Gaming hardware modder Bacteria has created the ultimate retro console mod, combining 15 systems into one machine that can be operated with a single controller. The system houses a host of older consoles including the Atari 7800, as well as multiple Sega and Nintendo generations including the Dreamcast and Gamecube. With emulation and backward compatibility built into some of the systems, the project is capable of playing a total of 18 console's games. Bacteria has aptly titled the bundled console Project Unity.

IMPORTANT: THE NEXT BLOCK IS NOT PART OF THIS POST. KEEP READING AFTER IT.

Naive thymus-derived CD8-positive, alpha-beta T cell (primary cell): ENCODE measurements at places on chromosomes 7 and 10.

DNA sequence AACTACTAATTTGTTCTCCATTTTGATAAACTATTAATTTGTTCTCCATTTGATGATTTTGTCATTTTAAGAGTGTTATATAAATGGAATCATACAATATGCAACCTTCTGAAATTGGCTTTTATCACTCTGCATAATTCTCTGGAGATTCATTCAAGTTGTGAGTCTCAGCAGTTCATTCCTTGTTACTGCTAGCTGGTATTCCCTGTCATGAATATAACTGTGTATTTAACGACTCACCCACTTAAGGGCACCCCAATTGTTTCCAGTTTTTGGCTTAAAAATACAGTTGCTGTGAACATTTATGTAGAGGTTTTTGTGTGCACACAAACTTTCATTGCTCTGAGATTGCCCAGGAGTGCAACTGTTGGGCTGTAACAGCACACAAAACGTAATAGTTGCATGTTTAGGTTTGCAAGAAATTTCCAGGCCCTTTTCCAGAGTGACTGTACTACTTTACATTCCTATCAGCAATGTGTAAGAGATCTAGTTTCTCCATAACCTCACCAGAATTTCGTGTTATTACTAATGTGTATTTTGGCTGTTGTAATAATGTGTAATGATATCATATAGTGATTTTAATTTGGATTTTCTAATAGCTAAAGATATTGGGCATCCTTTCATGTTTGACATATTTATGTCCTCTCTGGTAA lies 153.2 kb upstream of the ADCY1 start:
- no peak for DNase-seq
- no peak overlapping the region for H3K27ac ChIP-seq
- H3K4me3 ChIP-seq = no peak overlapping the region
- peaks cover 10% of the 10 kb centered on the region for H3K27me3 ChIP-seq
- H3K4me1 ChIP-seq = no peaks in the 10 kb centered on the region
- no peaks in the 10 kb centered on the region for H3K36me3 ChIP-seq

The project's final hardware is housed in a large wooden box with a label above each of the fifteen disc drives and cartridge slots to indicate which console's media a given drive accepts. The full machine weighs 44 pounds, took three years to make, and cost just over $1,000 in parts (although it's unclear if this includes the cost of the consoles as well). To make a controller work with all 15 systems, Bacteria included 16 buttons, three joysticks, and a D-pad. Though it may be some time before you can purchase a combined console as extensive as Project Unity, accessory maker Hyperkin unveiled a similar, but less ambitious system last month that can accept almost any retro game cartridge that you may want to play.